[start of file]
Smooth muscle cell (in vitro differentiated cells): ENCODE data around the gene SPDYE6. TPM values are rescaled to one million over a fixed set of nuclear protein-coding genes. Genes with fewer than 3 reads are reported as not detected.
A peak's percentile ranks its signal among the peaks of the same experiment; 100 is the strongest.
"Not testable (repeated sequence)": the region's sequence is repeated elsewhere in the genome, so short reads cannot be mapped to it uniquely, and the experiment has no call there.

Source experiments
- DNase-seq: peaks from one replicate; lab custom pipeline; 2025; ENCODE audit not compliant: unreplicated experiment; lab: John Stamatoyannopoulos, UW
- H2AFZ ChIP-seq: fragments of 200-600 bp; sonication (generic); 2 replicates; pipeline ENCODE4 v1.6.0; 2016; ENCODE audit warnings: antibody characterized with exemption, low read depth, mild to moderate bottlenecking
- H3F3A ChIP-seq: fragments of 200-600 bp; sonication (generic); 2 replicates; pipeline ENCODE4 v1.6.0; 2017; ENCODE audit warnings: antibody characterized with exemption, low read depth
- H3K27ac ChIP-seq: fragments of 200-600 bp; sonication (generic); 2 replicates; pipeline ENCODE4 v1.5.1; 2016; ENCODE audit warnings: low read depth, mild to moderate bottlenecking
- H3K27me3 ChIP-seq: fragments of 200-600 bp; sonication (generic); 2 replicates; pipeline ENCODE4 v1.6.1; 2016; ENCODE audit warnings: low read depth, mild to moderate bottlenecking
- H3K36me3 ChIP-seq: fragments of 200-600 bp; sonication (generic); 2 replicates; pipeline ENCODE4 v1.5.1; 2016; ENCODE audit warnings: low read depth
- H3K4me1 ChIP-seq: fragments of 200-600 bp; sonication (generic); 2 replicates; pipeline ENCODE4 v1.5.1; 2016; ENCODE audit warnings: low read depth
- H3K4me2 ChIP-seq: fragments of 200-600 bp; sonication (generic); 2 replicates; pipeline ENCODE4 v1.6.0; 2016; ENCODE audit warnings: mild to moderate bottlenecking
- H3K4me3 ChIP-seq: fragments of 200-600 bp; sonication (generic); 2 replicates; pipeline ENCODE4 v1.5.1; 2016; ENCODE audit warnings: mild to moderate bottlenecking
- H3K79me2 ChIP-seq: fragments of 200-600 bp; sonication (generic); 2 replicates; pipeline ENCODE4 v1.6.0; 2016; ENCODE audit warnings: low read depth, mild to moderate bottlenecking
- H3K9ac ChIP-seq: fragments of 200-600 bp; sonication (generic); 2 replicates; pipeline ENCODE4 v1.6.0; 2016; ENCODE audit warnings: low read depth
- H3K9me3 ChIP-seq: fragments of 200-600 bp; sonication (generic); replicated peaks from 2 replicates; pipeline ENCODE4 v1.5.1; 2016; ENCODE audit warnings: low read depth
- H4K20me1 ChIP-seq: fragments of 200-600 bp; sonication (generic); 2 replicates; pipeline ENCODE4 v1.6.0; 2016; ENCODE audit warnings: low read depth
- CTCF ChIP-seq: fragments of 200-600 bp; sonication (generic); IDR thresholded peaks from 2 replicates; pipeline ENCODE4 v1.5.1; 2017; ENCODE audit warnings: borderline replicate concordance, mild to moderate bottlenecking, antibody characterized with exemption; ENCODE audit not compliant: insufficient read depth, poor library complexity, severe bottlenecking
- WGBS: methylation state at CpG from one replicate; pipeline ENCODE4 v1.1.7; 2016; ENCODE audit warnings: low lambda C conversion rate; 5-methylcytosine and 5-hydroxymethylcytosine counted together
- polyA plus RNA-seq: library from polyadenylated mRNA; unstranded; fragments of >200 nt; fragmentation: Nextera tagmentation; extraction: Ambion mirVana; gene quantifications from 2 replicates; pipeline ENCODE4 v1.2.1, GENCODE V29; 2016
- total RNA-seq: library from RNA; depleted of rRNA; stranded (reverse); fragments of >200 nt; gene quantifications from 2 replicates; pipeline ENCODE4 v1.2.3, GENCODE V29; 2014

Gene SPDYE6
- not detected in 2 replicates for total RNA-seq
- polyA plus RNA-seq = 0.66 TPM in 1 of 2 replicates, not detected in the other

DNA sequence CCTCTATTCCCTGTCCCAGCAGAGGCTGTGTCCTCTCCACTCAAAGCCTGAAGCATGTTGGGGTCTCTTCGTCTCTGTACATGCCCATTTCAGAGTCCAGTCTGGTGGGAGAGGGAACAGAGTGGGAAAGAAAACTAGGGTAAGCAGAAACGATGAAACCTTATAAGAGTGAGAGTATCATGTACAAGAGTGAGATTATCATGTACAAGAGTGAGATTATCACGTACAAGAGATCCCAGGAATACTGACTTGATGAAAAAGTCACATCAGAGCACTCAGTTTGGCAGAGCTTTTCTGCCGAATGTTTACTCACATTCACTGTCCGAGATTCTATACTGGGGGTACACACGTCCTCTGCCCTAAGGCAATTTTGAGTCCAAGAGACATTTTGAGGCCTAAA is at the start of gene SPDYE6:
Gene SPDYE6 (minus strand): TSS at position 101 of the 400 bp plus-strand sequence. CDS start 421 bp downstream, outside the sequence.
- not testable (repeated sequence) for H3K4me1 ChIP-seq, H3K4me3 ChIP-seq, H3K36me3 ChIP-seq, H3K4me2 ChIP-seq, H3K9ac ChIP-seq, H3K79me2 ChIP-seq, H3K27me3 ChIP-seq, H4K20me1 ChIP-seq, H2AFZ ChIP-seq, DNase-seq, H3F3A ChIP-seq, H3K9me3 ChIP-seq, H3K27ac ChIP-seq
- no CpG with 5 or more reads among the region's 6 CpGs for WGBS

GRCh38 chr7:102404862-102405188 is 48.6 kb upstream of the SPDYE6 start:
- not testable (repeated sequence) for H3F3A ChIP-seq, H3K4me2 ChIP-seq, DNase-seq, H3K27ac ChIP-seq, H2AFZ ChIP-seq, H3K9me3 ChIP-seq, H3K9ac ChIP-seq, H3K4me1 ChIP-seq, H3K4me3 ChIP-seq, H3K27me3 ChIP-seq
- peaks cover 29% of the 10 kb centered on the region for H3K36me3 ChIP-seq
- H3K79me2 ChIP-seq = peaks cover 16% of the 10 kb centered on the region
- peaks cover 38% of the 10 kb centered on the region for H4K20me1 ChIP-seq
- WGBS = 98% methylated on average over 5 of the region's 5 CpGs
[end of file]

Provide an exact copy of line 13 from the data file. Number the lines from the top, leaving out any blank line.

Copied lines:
- H3K4me3 ChIP-seq: fragments of 200-600 bp; sonication (generic); 2 replicates; pipeline ENCODE4 v1.5.1; 2016; ENCODE audit warnings: mild to moderate bottlenecking